To the Editor,
A Vancouver mother was not among the many extra thousands who stood at cenotaphs across the country on Remembrance Day, as she had just been killed by her mentally-ill son. He was in the headlines recently for beating his dog and tossing it into a dumpster, and it eventually died.
Dog-lovers turned up at the courthouse for the man’s trial, incensed that the poor animal suffered such an awful death, and complained that the sentence of a couple month’s jail time did not fit the crime. The judge acknowledged the mental state of the man he sent to jail, but said he was no further threat as long as he took his anti-psychotic medications.
His mother’s death proves the meds were not taken as prescribed.
No doubt, most of those standing at the cenotaphs on Nov. 11 had the senseless death in Ottawa of Corporal Nathan Cirillo on their minds; his killer was another mentally-deranged man who had served jail time while pleading for help with his drug addiction, and met his death in dramatic fashion in our parliament’s Centre Block.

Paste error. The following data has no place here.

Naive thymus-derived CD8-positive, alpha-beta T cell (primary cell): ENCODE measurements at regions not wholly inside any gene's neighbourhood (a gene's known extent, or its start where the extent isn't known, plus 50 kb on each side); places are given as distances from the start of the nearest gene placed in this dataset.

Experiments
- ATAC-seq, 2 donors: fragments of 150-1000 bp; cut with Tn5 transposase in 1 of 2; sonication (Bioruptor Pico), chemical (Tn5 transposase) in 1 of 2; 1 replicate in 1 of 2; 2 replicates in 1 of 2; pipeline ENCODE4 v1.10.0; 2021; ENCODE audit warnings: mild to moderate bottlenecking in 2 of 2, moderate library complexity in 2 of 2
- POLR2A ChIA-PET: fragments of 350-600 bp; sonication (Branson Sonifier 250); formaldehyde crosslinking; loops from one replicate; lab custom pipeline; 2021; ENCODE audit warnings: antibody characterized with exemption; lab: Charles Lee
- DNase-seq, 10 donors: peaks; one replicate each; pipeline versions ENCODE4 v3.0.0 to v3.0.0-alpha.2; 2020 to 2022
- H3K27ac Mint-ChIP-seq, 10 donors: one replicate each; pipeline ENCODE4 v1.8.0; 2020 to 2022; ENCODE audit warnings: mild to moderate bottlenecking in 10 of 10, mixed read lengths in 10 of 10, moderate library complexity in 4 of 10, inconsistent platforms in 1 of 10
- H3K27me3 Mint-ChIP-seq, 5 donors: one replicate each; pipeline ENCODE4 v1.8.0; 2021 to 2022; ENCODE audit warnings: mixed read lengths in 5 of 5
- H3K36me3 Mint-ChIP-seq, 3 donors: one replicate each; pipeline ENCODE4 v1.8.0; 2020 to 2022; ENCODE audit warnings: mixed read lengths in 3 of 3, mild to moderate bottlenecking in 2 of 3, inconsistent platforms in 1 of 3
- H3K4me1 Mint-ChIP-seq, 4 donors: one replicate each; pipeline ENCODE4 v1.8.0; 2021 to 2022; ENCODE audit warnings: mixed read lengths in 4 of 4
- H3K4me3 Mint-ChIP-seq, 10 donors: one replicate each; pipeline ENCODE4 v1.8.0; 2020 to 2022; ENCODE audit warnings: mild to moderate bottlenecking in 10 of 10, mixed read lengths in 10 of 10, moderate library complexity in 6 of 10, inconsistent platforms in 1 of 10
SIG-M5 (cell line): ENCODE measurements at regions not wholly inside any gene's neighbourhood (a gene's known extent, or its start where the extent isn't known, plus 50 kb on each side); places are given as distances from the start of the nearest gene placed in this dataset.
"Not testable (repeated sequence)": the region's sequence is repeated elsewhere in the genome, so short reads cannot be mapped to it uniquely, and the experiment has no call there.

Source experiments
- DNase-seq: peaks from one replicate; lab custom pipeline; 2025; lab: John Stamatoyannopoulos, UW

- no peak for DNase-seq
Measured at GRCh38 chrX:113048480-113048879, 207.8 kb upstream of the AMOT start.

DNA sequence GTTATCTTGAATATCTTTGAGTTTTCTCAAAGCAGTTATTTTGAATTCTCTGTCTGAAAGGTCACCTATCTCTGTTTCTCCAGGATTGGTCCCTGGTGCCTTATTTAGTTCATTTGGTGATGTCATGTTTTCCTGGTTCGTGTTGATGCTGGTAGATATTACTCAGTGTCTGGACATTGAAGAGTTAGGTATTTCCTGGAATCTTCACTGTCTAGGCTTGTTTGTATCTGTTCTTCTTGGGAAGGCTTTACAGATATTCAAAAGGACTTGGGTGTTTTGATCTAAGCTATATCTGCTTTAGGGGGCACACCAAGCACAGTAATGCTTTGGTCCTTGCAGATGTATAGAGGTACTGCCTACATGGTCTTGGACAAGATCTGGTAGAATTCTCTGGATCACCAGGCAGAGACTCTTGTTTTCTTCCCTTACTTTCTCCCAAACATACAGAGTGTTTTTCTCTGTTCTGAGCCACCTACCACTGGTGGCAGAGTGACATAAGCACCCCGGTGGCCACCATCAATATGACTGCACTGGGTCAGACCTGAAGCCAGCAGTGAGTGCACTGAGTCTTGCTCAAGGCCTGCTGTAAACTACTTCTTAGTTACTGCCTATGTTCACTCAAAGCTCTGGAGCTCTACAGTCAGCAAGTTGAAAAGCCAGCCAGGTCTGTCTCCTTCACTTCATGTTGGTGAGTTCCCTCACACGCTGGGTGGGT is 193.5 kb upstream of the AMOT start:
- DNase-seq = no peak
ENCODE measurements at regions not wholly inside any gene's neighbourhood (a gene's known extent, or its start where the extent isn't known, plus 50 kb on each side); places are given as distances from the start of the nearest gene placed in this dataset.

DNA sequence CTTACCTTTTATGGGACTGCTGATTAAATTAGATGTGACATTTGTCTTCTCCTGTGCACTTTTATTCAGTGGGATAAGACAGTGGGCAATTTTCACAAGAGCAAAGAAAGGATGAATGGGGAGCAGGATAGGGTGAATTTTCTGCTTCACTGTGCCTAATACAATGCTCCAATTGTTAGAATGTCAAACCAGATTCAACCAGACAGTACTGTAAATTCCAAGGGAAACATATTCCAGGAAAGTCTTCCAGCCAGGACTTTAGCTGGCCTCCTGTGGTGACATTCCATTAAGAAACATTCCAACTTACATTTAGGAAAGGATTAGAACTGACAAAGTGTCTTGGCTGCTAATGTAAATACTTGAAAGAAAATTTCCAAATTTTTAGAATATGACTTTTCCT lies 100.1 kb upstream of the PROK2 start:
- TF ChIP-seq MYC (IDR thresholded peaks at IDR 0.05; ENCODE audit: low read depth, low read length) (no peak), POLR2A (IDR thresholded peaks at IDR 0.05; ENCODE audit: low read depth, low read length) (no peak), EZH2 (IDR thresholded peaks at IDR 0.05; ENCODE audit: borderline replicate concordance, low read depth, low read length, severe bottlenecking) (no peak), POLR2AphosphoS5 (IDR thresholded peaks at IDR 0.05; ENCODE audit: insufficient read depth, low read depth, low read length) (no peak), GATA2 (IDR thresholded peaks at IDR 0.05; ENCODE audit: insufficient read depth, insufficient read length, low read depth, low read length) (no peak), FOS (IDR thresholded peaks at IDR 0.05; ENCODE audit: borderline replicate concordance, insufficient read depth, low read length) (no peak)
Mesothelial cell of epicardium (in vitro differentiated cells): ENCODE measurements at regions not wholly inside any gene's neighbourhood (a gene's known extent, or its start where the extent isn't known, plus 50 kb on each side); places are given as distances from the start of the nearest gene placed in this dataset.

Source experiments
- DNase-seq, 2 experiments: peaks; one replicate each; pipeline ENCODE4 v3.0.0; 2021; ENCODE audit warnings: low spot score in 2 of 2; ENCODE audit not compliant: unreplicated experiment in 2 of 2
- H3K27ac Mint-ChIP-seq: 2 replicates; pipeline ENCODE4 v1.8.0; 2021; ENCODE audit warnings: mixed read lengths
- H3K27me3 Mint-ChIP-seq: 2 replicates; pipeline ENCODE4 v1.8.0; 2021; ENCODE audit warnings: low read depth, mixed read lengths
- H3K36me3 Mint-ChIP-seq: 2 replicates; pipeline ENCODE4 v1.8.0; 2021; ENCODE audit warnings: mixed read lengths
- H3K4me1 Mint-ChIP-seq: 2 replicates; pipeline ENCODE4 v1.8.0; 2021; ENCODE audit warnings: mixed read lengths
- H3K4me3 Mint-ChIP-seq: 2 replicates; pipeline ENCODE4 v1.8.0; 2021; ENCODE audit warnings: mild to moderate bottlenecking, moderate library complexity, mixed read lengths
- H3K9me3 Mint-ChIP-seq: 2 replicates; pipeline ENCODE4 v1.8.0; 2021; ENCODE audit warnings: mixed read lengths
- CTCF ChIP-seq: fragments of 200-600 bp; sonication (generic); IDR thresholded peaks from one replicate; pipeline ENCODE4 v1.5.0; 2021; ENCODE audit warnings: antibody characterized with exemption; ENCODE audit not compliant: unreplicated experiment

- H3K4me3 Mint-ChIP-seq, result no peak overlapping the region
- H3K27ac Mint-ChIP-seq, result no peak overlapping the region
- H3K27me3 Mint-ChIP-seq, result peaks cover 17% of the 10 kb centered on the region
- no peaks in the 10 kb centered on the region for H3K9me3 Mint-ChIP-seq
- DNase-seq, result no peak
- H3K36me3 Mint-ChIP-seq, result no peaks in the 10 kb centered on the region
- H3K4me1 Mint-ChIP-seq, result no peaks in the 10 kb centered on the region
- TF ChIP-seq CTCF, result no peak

Ironically, the psychotic killer managed to galvanize a nation to attend cenotaph services remembering those killed in wars, just as Canada wages war against ISIS in Iraq costing upwards of $250,000 per day, and dropping bombs that cost about $40,000 each.
Would that all those who recoil and react to these awful killings in Vancouver and Ottawa, be willing to galvanize together and insist that more government funds are devoted to treatment, care and rehabilitation of the mentally ill.